I’m taking a rare few moments this morning to feel the sunshine streaming through the window. I welcome the warmth and light after a painful winter.
I could ignore the sunshine and focus on my work, as I have a million things to do. Like everyone else I have to put in my hours and complete tasks so I can get paid. But my body and soul need a break from the daily grind, and the vitamin D vault needs replenishing.
This moment of reflection makes me wonder how life got so complicated, so demanding, so stressful. Childhood memories of frolicking in the sand and surf seem like someone else’s’ daydreams, maybe a movie I once watched. I’ve wandered far into the maze and I’m not seeing the way out.
Surviving Not Thriving
But my body is telling me this place is not healthy. The labyrinth of survival in the civilized world is dark, cold, and full of toxins. A brief reprieve of fresh air and sunlight makes me realize what I’m missing, and how tortured I’ve been in this trap. Which way to turn, how can I get out?
Hopes and dreams just beyond reach, like the carrot on a stick that keeps the mule pulling the cart. But the cart’s wheel falls off and the carrot and stick get tossed into a ditch when the cart tumbles. Story of my life.
It’s time to change the story instead of rebuilding the cart and recovering the carrot. I think I’ll set the mule free and take a walk instead. The journey is much more enjoyable without the stress of keeping that cart together.
Where did youthful joy go?
I just passed my 60th birthday and I’m saying it out loud because I still can’t believe it. My husband is 64, and he spent my birthday recovering from a bleeding ulcer. We didn’t celebrate. We looked at each other with tired eyes filled with compassion.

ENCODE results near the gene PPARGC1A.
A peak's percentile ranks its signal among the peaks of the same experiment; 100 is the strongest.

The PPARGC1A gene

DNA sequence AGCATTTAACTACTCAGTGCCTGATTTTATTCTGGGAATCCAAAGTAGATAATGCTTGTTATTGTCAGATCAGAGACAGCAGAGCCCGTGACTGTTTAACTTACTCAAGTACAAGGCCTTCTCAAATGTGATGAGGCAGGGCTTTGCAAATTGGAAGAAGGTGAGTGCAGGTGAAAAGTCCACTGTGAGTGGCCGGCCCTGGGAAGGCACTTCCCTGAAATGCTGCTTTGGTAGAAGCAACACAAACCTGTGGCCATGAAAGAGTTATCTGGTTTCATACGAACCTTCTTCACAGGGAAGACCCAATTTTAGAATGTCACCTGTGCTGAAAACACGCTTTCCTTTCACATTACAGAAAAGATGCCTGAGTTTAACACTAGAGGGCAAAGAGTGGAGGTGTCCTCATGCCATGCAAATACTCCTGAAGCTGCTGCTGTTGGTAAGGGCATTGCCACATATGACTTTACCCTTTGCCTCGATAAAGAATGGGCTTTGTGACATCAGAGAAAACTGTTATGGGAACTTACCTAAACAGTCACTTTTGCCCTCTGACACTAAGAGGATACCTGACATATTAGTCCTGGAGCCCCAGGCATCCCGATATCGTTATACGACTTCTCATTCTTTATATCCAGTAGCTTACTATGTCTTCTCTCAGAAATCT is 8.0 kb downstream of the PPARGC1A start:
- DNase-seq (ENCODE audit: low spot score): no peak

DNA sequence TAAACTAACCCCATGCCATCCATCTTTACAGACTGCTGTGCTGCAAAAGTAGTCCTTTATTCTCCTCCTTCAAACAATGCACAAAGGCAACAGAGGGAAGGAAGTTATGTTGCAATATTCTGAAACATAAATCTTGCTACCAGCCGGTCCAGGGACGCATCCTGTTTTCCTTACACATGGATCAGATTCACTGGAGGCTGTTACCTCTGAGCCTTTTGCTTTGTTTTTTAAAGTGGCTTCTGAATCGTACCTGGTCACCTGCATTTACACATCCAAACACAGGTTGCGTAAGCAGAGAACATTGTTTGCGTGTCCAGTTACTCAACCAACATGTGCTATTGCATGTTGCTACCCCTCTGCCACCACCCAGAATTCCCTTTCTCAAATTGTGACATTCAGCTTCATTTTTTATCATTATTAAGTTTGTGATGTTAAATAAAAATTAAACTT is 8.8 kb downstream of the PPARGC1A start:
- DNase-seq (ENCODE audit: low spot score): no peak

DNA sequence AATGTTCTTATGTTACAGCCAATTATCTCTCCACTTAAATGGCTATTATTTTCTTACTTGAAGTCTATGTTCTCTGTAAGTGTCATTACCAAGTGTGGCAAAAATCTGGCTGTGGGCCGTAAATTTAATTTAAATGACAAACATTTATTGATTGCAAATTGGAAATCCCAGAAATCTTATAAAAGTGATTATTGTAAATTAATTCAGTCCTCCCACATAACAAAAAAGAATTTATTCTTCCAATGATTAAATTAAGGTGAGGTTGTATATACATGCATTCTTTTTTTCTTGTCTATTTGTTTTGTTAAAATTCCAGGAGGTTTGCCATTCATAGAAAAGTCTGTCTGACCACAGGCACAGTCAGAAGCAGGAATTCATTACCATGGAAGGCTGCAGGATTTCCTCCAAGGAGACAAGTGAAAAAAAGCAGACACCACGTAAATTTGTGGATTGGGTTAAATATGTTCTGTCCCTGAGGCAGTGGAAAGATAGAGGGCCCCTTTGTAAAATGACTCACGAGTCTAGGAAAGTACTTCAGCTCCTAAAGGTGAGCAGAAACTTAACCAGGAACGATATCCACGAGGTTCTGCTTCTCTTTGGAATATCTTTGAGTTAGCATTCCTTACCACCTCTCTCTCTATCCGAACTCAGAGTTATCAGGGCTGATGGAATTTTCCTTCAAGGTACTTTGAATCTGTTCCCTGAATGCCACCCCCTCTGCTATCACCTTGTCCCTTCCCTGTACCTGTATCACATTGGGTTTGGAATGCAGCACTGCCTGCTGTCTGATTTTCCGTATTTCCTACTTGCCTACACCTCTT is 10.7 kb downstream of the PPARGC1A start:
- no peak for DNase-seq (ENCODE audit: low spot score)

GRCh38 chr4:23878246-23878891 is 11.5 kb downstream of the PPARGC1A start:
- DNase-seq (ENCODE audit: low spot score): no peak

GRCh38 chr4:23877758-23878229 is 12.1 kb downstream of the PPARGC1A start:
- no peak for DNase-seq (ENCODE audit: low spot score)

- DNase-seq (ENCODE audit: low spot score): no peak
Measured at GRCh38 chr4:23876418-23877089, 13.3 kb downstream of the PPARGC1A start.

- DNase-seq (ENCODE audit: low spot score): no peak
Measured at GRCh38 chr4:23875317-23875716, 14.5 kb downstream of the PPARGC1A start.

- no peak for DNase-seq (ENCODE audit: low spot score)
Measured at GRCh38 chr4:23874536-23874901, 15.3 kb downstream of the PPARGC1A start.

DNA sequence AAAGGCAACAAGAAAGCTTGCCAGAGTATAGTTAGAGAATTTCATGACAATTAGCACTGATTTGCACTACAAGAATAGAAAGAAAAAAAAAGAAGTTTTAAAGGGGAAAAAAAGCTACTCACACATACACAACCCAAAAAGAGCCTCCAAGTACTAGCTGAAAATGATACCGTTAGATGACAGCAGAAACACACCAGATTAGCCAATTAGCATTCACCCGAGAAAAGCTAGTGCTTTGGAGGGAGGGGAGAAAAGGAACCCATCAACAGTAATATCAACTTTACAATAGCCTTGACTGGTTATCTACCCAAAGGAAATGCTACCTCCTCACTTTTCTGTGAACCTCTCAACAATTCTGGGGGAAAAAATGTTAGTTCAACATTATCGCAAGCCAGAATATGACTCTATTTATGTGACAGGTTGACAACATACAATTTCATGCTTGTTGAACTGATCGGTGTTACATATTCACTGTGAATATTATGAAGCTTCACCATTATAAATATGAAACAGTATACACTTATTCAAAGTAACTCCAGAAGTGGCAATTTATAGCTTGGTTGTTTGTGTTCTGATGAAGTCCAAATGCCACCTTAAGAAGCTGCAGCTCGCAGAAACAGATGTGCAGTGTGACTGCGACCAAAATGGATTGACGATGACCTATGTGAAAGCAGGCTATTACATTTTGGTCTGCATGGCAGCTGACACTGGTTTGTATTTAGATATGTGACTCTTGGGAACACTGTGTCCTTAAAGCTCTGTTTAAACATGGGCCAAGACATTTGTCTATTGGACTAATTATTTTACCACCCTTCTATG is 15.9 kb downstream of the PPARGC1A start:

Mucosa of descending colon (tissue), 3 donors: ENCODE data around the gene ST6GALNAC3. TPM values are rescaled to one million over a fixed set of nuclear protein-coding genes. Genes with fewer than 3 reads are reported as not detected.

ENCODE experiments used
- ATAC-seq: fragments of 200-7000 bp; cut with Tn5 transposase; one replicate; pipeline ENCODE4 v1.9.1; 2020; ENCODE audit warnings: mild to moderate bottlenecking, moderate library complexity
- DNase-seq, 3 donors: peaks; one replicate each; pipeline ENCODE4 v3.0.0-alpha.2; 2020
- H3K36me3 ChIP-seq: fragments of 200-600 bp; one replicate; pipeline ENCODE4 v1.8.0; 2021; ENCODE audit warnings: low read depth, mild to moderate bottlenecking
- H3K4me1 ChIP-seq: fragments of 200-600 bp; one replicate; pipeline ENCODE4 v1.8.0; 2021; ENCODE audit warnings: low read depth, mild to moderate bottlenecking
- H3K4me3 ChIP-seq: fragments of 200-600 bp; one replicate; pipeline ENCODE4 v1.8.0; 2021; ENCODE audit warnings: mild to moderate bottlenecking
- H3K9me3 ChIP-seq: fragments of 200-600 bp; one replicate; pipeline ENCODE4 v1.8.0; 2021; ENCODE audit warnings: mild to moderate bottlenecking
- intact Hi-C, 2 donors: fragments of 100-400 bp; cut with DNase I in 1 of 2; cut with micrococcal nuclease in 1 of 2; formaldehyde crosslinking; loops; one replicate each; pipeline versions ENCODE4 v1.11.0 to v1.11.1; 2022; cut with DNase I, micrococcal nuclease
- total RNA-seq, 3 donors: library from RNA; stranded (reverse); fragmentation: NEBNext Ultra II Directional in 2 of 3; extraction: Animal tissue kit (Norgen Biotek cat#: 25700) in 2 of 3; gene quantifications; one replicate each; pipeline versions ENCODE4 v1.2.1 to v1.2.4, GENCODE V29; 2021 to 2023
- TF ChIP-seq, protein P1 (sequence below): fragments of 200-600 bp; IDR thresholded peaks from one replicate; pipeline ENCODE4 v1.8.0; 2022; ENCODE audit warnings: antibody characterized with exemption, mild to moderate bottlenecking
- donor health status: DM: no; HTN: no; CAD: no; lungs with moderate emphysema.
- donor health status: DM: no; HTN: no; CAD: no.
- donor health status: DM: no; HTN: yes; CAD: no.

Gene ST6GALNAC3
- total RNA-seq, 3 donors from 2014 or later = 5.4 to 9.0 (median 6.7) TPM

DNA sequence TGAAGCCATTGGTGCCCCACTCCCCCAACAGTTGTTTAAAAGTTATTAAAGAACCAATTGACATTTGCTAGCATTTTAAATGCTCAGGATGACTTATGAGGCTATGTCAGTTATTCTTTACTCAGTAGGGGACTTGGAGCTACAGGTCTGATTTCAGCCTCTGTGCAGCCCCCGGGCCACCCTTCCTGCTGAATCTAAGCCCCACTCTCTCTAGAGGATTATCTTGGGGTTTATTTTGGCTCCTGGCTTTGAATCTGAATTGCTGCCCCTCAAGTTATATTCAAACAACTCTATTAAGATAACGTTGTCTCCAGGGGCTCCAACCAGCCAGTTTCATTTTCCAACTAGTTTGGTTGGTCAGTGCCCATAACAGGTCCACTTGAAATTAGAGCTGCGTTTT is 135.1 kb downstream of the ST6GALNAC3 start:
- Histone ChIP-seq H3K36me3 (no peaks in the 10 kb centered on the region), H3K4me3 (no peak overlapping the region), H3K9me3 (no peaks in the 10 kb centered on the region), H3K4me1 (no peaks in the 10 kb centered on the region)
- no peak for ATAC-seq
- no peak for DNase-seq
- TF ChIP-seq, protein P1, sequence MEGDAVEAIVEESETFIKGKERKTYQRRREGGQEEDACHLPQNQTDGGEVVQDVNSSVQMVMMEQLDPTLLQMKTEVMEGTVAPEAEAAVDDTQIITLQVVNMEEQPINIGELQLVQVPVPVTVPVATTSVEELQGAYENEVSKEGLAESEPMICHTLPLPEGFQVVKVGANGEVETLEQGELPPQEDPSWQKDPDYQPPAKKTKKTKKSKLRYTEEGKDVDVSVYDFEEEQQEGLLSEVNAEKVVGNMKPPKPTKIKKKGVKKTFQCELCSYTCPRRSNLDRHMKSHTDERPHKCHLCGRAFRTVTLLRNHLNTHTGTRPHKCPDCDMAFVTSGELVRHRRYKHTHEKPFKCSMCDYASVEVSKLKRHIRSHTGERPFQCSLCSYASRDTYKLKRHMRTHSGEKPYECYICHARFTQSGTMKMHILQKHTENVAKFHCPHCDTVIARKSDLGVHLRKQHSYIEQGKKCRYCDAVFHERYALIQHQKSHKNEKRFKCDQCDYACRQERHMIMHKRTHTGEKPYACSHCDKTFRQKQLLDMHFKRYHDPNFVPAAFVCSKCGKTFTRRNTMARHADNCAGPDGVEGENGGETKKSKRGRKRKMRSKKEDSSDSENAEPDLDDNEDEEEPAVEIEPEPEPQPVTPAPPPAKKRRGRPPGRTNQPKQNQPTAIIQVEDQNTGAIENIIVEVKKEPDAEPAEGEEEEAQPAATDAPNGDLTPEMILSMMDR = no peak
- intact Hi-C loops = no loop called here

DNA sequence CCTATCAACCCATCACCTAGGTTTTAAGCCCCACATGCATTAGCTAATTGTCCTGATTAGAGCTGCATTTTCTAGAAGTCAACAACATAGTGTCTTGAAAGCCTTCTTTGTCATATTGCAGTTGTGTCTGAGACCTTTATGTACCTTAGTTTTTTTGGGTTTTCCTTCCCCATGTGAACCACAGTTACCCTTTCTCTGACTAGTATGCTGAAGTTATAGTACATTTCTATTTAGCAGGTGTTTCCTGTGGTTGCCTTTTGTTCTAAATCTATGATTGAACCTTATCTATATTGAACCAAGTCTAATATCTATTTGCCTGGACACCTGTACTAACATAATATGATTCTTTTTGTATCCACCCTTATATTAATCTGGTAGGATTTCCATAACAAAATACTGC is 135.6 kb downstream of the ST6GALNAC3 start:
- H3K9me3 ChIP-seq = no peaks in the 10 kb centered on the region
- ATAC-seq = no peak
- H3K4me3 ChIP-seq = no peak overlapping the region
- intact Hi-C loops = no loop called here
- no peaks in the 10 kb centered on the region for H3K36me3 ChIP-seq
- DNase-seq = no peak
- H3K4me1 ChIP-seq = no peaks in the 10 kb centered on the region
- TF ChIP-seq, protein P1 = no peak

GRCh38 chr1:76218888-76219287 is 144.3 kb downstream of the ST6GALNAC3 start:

We never tried to be rich or famous. We weren’t trying to reach the moon and back. Our goals in life were simple: raise a good family, give our kids a good foundation for a better life, be there for each other and enjoy the journey. We tried to live mindfully, give back to the community, and take care of the environment.
We are not materialistic; most of our possessions are hand-me-downs, yard sale finds or Walmart stock. Acquiring “things” was never a priority, yet we have more stuff than we need. How does this happen? Our empty nest is not as empty as we’d like it to be. Actually we would prefer having the children and not the stuff.
Simplicity is Underrated
I think of my native ancestors living in tepees or wigwams, raising happy families and living off the earth. Maybe that was a hard life too, but the simplicity is appealing to me. Sometimes I contemplate going totally off grid.
While I was growing up my dream was to live in a small stone house by a stream, at the edge of a meadow and the woods. The alternate dream was to live in a small beach house. I really don’t need much to be happy, just the people I love, nature, and something creative to do.
I suppose we all want to do something productive that brings value to the world. But the complicated structure of civilization has developed based on skewed values. The excess manufacturing and consumption is fueled by an “I want, I need” mentality. What would happen to the maze if the whole world began to believe, “I have all I need; what can I give, how can I bring joy to others today?”
The sun has moved away from my window and it’s time to get back to work. My short reprieve has given me cause to set a new course. I can find my way out of the labyrinth with this new mantra, and I can enjoy the process as well. “Beauty before me, beauty behind me, beauty all around me; I walk in beauty” – paraphrased from a Navajo prayer to restore a state of balance called “Hozho”.